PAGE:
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CPSC 219: Full Assignment 2

Due Friday Feb 17 at 4 PM

New concepts to be applied for this assignment

Creating a list management program (vacation program)

Write a Java program that allows a person to track a list of  vacation sites.  The full version of the program will allow the user to perform some common list management functions, such as add, displaying, modifying or removing sites.  

Assignment description

The program consists of 4 classes: Destination (place to travel to), Manager (implements the list management features), UserInterface (responsible for text based user input/output), Vacation (the 'driver' of the program).

Destination class: described by three fields:

  1. Name: Consists series of alphabetic and other characters e.g. Dubai
  2. Vacation type: A single alphabetic character
  3. Rating: An integer value between one and five

    Description of the fields

    1. Name

    The name of the site will be stored as a string of characters.

    2. Vacation type

    This field describes the main reason for traveling to this location.  There can be four different categories of sites with each one being represented by a single character code: relaxation (r), excitement (e), culture (c) or food (f).     For the add and modify features your program must be able to check that the user only enters one of these characters for the vacation type and if not it will repeatedly prompt him or her to enter a valid value.  For this assignment you can assume a particular site will not be categorized in multiple ways.  Note: When the user is prompted to enter in the information for a new site he or she will be prompted to only enter in a single character.  However when the information for a site is displayed it show a full description for the vacation type.  (For example, instead of displaying 'r' the program should display something more descriptive like 'relaxation'). Ideally the prompting methods should be part of the UserInterface class. Due to the increased complexity of this approach however you can implement the required methods as part of this class.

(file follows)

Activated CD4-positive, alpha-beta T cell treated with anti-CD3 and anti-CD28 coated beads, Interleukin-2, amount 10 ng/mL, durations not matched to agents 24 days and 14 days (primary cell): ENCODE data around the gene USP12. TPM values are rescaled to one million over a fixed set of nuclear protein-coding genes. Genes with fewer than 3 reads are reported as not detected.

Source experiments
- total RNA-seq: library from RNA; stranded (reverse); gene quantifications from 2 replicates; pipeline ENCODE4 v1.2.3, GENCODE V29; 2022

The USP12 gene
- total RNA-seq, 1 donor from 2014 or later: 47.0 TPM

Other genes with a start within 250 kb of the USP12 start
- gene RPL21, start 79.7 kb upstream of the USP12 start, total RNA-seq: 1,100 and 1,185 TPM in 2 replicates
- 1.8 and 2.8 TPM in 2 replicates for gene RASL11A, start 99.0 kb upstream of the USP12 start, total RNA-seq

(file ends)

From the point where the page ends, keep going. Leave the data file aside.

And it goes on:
3. Rating

    This field is a numerical value from 1 - 5 that indicates how much that the person wants to go to a particular vacation spot with 5 being the most desirable and 1 being the least desirable.  As was the case with the previous attribute, your program must be able to check that the user enters a value within this range and will repeatedly re-prompt him or her to enter in a proper value when this doesn't occur until a valid value has been entered. 

Manager class: Manager: Stores the array of vacation destination sites, implements the list management functions (display, add, modify, remove, search).  Your program should be able to track a reasonably large number of vacation sites (e.g., 100).